Behind the masks

THE SHIFTING advice in relation to masks (they were initially discouraged, but now are deemed compulsory) is a sign that we have moved into an even more dangerous phase in the covid19 crisis. The Government had little choice but to extend the stay-at-home order yesterday.

So far so good. The healthcare system has not buckled. We have managed to treat the confirmed cases through the running of a parallel system that has made good use of normally underutilised resources. The provision of additional beds, as well as the implementation of protocols, has also supported existing measures.

But in many ways, the system has not yet been properly tested. As UN Secretary-General Antonio Guterres warned a few days ago, “The worst is yet to come.” Health Minister Terrence Deyalsingh’s candid admission of fears for the system should be understood in the context of the challenges posed to systems all over the world and in a situation in which a spike could prove catastrophic.

Shutting down food services, delaying the reopening of schools, and the distribution of masks – these measures are all part of a strategy that seeks to blunt the impact of any escalation. But these measures are meaningless unless the most fundamental entreaty being made to the population is ignored. Stay at home.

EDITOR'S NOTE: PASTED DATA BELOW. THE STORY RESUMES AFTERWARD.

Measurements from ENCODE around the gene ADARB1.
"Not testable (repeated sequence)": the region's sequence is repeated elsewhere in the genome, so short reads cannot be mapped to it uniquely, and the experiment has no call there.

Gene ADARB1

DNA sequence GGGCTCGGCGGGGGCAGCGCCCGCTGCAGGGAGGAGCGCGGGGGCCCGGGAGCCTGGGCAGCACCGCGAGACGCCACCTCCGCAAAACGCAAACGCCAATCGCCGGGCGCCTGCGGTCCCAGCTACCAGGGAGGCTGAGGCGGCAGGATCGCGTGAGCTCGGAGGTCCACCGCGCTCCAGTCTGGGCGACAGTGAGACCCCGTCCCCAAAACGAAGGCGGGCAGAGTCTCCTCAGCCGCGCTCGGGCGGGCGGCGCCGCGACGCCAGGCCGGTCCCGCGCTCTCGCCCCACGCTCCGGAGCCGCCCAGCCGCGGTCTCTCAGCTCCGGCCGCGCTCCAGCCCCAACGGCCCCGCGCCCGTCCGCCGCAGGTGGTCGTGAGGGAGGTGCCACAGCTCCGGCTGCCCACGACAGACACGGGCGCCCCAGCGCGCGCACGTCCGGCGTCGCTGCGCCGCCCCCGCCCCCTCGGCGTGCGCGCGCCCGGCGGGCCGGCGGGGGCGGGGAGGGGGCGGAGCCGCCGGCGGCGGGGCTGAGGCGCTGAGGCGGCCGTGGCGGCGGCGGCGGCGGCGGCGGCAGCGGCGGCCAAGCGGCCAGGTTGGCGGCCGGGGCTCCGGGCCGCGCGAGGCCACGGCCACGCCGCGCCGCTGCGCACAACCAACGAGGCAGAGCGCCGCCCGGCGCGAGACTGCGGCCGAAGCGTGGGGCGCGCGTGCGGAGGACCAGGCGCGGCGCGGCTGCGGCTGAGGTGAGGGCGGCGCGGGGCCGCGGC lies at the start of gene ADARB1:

In relation to masks, confusing signals have been sent. Initially, there was caution given the fact that masks encourage a sense of complacency and also pose hazards of their own, accumulating pathogens that could actually render more concentrated levels of contagion. But now, with agencies like the US Centers for Disease Control encouraging mask use, the approach has shifted to the beneficial effects these barriers could have in preventing transmission. That’s because we are clearly at a stage where we must operate under the assumption that everyone is already infected.

We, therefore, record some reservation about the plan by the Ministry of Health to distribute masks later this week. The mechanism of how these masks will be given out is not defined clearly enough to assuage concerns about large crowds of people gathering at offices. (It is understood distribution could take place through MPs or local government officials.)

At the end of the day, no one should be leaving home unnecessarily unless they are part of the essential services. It is our fear that by advising people to wear masks, the State is inadvertently encouraging people to go out in public. Given the contrarian positions sometimes adopted by Trinis, the message needs to be as clear as possible.

Be that as it may, perhaps the State can place emphasis on getting people to make their own masks with ordinary household items, using the easily accessible instruction manuals that have already been issued by international health agencies. This would reduce the need for chaotic distribution schemes.


"Behind the masks"

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